Judicial Notice (03.04.23): Sometimes You Just Need A Gavel
A federal judge under investigation, more Biglaw layoffs, and other legal news from the week that was.
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Hola from Cartagena, Colombia. My husband Zach and I here for a wedding, which took place last night and was amazing, and we’ve also been enjoying the chance to explore the beautiful Old City.
My week leading into this trip was unexciting. We took Harlan to the dentist, and his teeth are healthy, unlike mine (my dentist jokes that I paid for his office renovation). Together with my podcast co-host Zach Sandberg (there are a lot of Zachs in my life), I recorded a new episode of Movers, Shakers & Rainmakers; thanks to Steven Rushing for joining us to discuss the D.C. legal market.
I wasn’t sure I’d get to Judicial Notice, since I’m supposed to be on vacation, but I couldn’t help myself. There was a fair amount of exciting legal news, to which I now turn. (This edition might be pithier than usual—perhaps a good thing—as well as more typo-ridden than usual, since I’m not making Zach serve as my editor while he’s on vacation.)
Lawyers of the Week: the attorneys on both sides of Poppell v. Cardinal Health, Inc.
For almost a month, jurors in Glynn County, Georgia, heard heartbreaking testimony about the harm that opioid addiction has inflicted on both individuals and families. Suing under the Georgia Drug Dealer Liability Act, almost two dozen individual plaintiffs sought to hold three pharmaceutical wholesale distributors—Cardinal Health Inc., McKesson Corp., and J.M. Smith Corp.—liable for the suffering experienced by the plaintiffs and their families because of opioids. It was an important, closely watched trial, since it was the first jury trial in a case brought by individual victims of the opioid epidemic (as opposed to a governmental entity) against opioid distributors or manufacturers.
After deliberating for a day and a half, the jury returned a verdict of no liability on Wednesday afternoon. The defendants did not dispute the horrors of opioid addiction and the opioid epidemic, as well as the incredible harm that opioids have inflicted upon victims and their families. But the defendants’ lawyers successfully argued that responsibility for those harms lay elsewhere—with manufacturers, doctors, pharmacists, and individual users.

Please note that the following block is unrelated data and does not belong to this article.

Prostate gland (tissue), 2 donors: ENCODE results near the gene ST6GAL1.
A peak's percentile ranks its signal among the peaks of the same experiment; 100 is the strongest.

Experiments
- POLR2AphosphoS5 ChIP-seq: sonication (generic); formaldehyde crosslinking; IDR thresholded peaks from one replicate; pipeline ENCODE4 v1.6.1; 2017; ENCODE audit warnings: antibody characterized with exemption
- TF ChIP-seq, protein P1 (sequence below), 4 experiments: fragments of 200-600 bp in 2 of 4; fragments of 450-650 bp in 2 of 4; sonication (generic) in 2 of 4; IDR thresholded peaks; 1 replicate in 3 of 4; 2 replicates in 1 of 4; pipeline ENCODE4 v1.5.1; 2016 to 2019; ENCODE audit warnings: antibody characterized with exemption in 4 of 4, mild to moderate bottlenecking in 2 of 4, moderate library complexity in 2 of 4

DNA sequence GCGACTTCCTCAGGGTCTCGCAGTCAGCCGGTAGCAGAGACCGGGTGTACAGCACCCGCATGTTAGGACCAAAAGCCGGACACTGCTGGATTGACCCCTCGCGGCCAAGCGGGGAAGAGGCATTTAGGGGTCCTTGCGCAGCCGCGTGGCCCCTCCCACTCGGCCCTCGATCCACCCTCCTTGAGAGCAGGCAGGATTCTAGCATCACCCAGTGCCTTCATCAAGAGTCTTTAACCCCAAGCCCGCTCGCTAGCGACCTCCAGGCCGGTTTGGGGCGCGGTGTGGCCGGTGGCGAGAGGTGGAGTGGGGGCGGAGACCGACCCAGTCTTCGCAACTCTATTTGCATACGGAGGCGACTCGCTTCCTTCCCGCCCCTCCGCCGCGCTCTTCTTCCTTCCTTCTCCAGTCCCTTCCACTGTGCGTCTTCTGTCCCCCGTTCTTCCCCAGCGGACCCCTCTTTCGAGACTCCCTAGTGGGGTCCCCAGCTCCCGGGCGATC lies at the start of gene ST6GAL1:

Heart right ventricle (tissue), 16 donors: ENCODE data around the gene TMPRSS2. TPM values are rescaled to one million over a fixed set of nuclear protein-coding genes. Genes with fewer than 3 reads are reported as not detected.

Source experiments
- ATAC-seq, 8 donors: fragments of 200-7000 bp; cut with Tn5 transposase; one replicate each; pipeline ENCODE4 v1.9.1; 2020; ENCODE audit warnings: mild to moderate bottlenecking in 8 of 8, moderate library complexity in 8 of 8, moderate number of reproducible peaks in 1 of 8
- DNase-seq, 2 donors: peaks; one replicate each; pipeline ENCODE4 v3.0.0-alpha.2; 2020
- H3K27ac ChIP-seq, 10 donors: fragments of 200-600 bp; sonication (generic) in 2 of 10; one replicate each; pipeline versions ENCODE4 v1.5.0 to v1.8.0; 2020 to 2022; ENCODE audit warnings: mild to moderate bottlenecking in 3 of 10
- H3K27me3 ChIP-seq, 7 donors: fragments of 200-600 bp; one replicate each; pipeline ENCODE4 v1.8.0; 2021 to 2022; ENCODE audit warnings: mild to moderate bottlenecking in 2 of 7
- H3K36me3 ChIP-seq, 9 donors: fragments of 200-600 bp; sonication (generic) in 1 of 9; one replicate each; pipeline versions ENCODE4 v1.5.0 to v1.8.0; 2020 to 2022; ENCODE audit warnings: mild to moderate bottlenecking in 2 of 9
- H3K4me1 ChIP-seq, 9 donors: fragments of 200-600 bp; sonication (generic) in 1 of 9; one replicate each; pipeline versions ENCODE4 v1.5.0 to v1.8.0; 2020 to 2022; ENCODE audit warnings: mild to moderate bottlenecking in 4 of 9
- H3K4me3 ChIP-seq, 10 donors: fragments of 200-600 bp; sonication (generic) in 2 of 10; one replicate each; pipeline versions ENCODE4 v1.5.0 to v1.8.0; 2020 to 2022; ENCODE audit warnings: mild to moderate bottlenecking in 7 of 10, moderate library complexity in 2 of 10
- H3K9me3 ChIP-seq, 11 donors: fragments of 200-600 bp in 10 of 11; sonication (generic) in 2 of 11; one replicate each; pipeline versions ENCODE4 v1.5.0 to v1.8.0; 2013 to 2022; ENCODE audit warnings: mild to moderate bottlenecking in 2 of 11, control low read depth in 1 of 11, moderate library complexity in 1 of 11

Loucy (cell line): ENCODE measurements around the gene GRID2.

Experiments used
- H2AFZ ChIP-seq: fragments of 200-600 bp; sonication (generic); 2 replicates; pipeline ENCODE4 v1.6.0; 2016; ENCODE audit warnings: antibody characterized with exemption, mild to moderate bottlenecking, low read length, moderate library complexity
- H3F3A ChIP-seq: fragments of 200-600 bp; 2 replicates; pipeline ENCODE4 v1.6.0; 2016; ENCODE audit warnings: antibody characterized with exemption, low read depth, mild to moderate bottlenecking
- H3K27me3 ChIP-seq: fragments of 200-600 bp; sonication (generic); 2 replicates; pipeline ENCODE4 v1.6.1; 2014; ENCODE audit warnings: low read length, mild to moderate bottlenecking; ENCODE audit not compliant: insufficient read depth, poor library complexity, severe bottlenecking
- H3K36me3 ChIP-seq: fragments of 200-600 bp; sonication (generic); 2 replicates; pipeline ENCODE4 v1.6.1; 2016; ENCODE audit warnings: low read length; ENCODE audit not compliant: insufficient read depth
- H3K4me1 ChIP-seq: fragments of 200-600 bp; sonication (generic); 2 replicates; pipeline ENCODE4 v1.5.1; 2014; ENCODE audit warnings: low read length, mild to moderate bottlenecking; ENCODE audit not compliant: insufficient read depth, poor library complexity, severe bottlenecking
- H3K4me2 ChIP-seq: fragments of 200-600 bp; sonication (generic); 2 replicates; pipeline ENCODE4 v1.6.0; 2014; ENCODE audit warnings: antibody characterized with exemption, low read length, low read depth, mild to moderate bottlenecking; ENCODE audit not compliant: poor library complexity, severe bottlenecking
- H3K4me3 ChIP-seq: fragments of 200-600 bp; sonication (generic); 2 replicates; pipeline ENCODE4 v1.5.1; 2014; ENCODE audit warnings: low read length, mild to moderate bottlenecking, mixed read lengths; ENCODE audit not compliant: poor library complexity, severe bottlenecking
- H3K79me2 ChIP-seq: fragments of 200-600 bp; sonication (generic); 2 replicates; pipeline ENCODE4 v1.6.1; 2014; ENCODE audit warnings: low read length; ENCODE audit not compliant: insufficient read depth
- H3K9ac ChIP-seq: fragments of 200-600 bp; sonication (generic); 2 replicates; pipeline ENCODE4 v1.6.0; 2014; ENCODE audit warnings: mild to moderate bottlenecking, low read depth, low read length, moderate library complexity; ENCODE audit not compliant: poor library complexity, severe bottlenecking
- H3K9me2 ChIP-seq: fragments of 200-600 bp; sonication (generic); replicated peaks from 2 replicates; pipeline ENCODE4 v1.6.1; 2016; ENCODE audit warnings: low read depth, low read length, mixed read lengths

It’s a major win for the defendants’ lawyers—from Covington & Burling and HunterMaclean for McKesson, Williams & Connolly for Cardinal, and Fox Rothschild for J.M. Smith. A contrary ruling would have “open[ed] a massive new front in opioid litigation despite multibillion-dollar settlements covering harms suffered by communities,” as noted by Law360.
At the same time, the plaintiffs’ lawyers, from Griffin Durham and Bondurant Mixson, also deserve credit. Although their clients did not prevail, their powerful stories were shared with a nationwide and even worldwide audience. As John Floyd of Bondurant Mixson told Law360, “Obviously, we're very disappointed with the outcome. But I think our clients' story was told, and I think it was told well, and I think that was important. And I'm incredibly grateful to my co-counsel for the skill with which they did that.”
Other lawyers in the news:
Also on Wednesday, Attorney General Merrick Garland testified for four hours before the Senate Judiciary Committee. It was a contentious, politically charged hearing, and whether you see Garland as a hero or antihero will likely depend on your political priors. (Yes, he managed to slip in references to Taylor Swift, of whom he’s a huge fan.)
Also jousting with Republican politicians is prominent D.C. lawyer Abbe Lowell, now representing Hunter Biden. Having worked for Ivanka Trump and Jared Kushner, Lowell is no stranger to being a lawyer for the loathed.
In news of lawyers behaving badly, Judge Lewis Liman (S.D.N.Y.) ordered lawyers from Sim & DePaola, a Queens-based plaintiffs’ firm, to take four hours of continuing legal education about federal practice and procedure, after they repeatedly blew case deadlines. Ouch.
And Judge Max O. Cogburn Jr. (W.D.N.C.) condemned the “egregious” and “unprofessional” conduct of Taylor English partner Nathan A. White, who was accused of calling his opposing counsel, L. Michelle Gessner of GessnerLaw PLLC, a “worthless human” and a “piece of s**t.” But Judge Cogburn declined to impose sanctions, concluding the incident was an “anomaly” that reflected White’s “very stressed mental state” after a recent emergency-room visit.
J.L. Pottenger Jr., the Nathan Baker Clinical Professor of Law at Yale Law School, passed away at 73. I never had the pleasure of working with Jay during my own time in the landlord-tenant clinic, but I heard so much about him, since he was renowned as both a lawyer and a teacher.
Former U.S. senator James Abourezk (D-S.D.), who practiced law in Rapid City, South Dakota, and Washington, D.C., before and after his single term in the Senate, passed away at 92.
May they rest in peace.
Judge of the Week: Judge Roger Benitez.
On Monday, my former colleague Joe Patrice broke a deeply disturbing story at Above the Law about the conduct of Judge Roger Benitez (S.D. Cal.) during a hearing for defendant Mario Puente’s violation of supervised release. Puente explained to the court that he wanted to move out of San Diego, where he was exposed to some bad influences, and expressed the concern that his 13-year-old daughter was hanging out with peers who might “lead her into the same path that I went down.” You won’t believe what happened next (according to the sentencing memorandum for the resentencing that took place before a different judge after Judge Benitez’s conduct in this case, which led to a reassignment).
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